Communication-efficient randomized consensus

Dan Alistarh, James Aspnes, Valerie King, and Jared Saia. Communication-efficient randomized consensus. Submitted to Distributed Computing. An earlier version appeared in Distributed Computing — 28th International Symposium, DISC 2014, Austin, TX, USA, October 12–15, 2014. Proceedings, Lecture Notes in Computer Science 8784, Springer, October 2014, pp. 61–75.

Abstract

We consider the problem of consensus in the challenging classic model. In this model, the adversary is adaptive; it can choose which processors crash at any point during the course of the algorithm. Further, communication is via asynchronous message passing: there is no known upper bound on the time to send a message from one processor to another, and all messages and coin flips are seen by the adversary.

We describe a new randomized consensus protocol with expected message complexity O(n² log² n) when fewer than n/2 processes may fail by crashing. This is an almost-linear improvement over the best previously known protocol, and within logarithmic factors of a known Ω(n²) message lower bound. The protocol further ensures that no process sends more than O(n log³ n) messages in expectation, which is again within logarithmic factors of optimal. We also present a generalization of the algorithm to an arbitrary number of failures t, which uses expected O(nt + t² log² t) total messages.

Our approach is to build a message-efficient, resilient mechanism for aggregating individual processor votes, implementing a message-passing equivalent of a weak shared coin. Roughly, in our protocol, a processor first announces its votes to small groups, then propagates them to increasingly larger groups as it generates more and more votes. To bound the number of messages that an individual process might have to send or receive, the protocol progressively increases the weight of generated votes. The main technical challenge is bounding the impact of votes that are still “in flight” (generated, but not fully propagated) on the final outcome of the shared coin, especially since such votes might have different weights. We achieve this by leveraging the structure of the algorithm, and a technical argument based on martingale concentration bounds. Overall, we show that it is possible to build an efficient message-passing implementation of a shared coin, and in the process (almost-optimally) solve the classic consensus problem in the asynchronous message-passing model.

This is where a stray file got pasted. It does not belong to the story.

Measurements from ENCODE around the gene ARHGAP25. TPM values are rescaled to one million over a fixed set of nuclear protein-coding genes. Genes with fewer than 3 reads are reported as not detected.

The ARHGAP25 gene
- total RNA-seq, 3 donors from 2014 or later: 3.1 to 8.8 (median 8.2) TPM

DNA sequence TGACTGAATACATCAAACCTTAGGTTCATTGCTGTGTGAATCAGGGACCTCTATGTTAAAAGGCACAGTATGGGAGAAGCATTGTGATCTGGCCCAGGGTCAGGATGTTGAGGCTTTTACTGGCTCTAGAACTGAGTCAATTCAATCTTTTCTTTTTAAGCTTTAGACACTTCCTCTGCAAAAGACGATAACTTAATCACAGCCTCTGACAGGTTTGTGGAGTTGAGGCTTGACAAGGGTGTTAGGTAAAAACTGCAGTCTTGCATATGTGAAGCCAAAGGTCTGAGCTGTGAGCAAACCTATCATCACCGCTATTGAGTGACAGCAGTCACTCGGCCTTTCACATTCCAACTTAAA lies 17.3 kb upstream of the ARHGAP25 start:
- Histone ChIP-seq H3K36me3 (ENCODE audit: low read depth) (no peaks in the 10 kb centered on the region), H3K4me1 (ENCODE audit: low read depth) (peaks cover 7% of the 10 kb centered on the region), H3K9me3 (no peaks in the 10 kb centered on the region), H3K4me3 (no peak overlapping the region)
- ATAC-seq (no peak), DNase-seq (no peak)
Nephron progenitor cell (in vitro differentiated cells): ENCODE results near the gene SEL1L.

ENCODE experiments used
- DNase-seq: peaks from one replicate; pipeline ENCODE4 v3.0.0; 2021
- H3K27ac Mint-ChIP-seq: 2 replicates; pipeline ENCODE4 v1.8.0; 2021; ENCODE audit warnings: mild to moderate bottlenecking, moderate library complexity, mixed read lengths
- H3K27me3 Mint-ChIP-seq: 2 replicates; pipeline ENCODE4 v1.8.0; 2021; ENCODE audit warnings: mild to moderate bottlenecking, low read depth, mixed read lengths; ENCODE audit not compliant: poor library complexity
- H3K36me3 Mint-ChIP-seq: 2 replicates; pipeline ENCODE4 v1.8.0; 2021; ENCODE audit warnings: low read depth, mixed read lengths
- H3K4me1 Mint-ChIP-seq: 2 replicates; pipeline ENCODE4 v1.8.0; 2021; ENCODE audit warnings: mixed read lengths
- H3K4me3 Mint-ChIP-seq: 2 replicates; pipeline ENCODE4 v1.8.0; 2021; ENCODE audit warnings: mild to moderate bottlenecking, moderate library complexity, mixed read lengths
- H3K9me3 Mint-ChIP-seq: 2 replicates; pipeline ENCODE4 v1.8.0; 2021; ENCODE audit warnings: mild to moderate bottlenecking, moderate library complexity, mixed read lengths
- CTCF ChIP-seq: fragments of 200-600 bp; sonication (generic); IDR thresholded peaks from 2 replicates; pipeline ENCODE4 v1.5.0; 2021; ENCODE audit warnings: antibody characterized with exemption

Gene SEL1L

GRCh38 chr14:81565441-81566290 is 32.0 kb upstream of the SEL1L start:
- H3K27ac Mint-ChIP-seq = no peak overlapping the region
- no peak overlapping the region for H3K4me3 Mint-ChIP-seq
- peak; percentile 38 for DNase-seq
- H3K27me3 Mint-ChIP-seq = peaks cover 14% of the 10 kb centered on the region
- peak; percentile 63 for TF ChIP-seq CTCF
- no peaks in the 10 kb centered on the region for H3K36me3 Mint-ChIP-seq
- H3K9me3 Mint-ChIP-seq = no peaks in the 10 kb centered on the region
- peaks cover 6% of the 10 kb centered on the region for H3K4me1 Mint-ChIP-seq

BibTeX

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@inproceedings{AlistarhAKS2014,
author = {Dan Alistarh and James Aspnes and Valerie King and Jared Saia},
title = {Communication-Efficient Randomized Consensus},
mon = oct,
pages     = {61--75},
editor    = {Fabian Kuhn},
booktitle     = {Distributed Computing - 28th International Symposium, {DISC} 2014,
           Austin, TX, USA, October 12--15, 2014. Proceedings},
series    = {Lecture Notes in Computer Science},
year      = {2014},
volume    = {8784},
publisher = {Springer},
}

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